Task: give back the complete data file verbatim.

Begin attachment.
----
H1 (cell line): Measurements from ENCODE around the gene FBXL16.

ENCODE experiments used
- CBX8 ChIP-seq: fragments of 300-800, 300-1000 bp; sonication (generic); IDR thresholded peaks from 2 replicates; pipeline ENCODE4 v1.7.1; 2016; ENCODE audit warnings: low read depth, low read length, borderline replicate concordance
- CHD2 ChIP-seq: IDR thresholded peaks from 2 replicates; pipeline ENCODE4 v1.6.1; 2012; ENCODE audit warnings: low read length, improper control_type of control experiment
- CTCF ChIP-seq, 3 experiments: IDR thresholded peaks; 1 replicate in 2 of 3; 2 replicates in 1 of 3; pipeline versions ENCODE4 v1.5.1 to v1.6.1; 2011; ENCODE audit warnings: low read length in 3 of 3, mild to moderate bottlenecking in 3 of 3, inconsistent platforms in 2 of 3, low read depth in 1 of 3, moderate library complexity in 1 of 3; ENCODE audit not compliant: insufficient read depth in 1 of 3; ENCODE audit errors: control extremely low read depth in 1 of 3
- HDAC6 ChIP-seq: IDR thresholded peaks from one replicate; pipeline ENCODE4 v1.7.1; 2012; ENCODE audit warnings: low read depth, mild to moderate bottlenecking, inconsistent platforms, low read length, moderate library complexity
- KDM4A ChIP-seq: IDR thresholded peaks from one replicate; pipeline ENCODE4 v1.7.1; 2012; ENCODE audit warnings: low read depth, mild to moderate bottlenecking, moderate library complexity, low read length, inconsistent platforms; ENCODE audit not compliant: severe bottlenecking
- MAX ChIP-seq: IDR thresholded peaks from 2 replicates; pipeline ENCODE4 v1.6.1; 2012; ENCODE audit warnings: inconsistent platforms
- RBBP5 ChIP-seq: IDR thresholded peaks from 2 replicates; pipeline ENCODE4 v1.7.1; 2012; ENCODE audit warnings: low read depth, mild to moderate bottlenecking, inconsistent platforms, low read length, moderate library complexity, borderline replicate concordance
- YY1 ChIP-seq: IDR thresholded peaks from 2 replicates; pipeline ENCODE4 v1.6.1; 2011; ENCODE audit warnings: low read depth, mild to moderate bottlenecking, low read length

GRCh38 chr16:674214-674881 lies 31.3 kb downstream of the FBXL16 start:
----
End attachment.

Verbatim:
H1 (cell line): Measurements from ENCODE around the gene FBXL16.

ENCODE experiments used
- CBX8 ChIP-seq: fragments of 300-800, 300-1000 bp; sonication (generic); IDR thresholded peaks from 2 replicates; pipeline ENCODE4 v1.7.1; 2016; ENCODE audit warnings: low read depth, low read length, borderline replicate concordance
- CHD2 ChIP-seq: IDR thresholded peaks from 2 replicates; pipeline ENCODE4 v1.6.1; 2012; ENCODE audit warnings: low read length, improper control_type of control experiment
- CTCF ChIP-seq, 3 experiments: IDR thresholded peaks; 1 replicate in 2 of 3; 2 replicates in 1 of 3; pipeline versions ENCODE4 v1.5.1 to v1.6.1; 2011; ENCODE audit warnings: low read length in 3 of 3, mild to moderate bottlenecking in 3 of 3, inconsistent platforms in 2 of 3, low read depth in 1 of 3, moderate library complexity in 1 of 3; ENCODE audit not compliant: insufficient read depth in 1 of 3; ENCODE audit errors: control extremely low read depth in 1 of 3
- HDAC6 ChIP-seq: IDR thresholded peaks from one replicate; pipeline ENCODE4 v1.7.1; 2012; ENCODE audit warnings: low read depth, mild to moderate bottlenecking, inconsistent platforms, low read length, moderate library complexity
- KDM4A ChIP-seq: IDR thresholded peaks from one replicate; pipeline ENCODE4 v1.7.1; 2012; ENCODE audit warnings: low read depth, mild to moderate bottlenecking, moderate library complexity, low read length, inconsistent platforms; ENCODE audit not compliant: severe bottlenecking
- MAX ChIP-seq: IDR thresholded peaks from 2 replicates; pipeline ENCODE4 v1.6.1; 2012; ENCODE audit warnings: inconsistent platforms
- RBBP5 ChIP-seq: IDR thresholded peaks from 2 replicates; pipeline ENCODE4 v1.7.1; 2012; ENCODE audit warnings: low read depth, mild to moderate bottlenecking, inconsistent platforms, low read length, moderate library complexity, borderline replicate concordance
- YY1 ChIP-seq: IDR thresholded peaks from 2 replicates; pipeline ENCODE4 v1.6.1; 2011; ENCODE audit warnings: low read depth, mild to moderate bottlenecking, low read length

GRCh38 chr16:674214-674881 lies 31.3 kb downstream of the FBXL16 start: